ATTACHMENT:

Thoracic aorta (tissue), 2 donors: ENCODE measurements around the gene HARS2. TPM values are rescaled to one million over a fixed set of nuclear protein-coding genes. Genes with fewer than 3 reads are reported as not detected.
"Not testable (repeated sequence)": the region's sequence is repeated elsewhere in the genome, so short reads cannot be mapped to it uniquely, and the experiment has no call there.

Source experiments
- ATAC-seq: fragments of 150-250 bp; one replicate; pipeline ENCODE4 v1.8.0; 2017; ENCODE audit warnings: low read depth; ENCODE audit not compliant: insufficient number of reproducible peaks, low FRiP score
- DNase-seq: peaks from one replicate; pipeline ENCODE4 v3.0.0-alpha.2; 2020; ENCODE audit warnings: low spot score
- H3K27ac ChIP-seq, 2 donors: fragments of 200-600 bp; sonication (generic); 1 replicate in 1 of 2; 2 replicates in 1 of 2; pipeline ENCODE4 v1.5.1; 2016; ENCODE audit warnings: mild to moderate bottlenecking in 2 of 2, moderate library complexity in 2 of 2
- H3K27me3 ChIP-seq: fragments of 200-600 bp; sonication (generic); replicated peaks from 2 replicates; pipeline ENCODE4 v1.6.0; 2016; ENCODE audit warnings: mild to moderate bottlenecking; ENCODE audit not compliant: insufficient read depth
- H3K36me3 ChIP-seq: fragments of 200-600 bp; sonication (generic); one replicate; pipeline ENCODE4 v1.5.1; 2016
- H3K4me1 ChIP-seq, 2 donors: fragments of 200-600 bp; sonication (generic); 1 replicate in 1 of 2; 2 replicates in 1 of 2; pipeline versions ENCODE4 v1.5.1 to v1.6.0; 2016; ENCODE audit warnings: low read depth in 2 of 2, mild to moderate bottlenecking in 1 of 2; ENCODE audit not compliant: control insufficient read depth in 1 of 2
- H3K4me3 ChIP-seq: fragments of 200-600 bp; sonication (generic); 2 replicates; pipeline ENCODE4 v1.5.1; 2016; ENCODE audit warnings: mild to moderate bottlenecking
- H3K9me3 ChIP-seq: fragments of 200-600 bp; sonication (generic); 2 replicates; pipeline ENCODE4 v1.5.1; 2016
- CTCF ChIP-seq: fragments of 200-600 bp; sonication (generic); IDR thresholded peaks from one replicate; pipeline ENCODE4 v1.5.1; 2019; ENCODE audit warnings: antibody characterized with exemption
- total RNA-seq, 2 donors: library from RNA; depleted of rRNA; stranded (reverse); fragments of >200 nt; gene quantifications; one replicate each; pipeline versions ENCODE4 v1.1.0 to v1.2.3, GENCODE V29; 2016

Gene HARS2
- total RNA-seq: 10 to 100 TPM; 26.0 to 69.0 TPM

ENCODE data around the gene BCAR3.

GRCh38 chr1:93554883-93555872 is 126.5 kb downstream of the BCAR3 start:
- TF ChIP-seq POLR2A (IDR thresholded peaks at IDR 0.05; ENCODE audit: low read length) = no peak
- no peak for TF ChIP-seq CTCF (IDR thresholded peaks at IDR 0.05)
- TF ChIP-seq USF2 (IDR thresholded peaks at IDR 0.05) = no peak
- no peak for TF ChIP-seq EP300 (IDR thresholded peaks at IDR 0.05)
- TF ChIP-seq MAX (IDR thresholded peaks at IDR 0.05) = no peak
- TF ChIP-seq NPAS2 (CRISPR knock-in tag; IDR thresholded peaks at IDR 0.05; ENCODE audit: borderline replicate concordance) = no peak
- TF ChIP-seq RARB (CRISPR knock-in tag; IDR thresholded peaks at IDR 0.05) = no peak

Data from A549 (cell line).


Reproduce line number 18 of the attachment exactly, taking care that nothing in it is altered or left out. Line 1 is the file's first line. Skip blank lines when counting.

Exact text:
- TF ChIP-seq POLR2A (IDR thresholded peaks at IDR 0.05; ENCODE audit: low read length) = no peak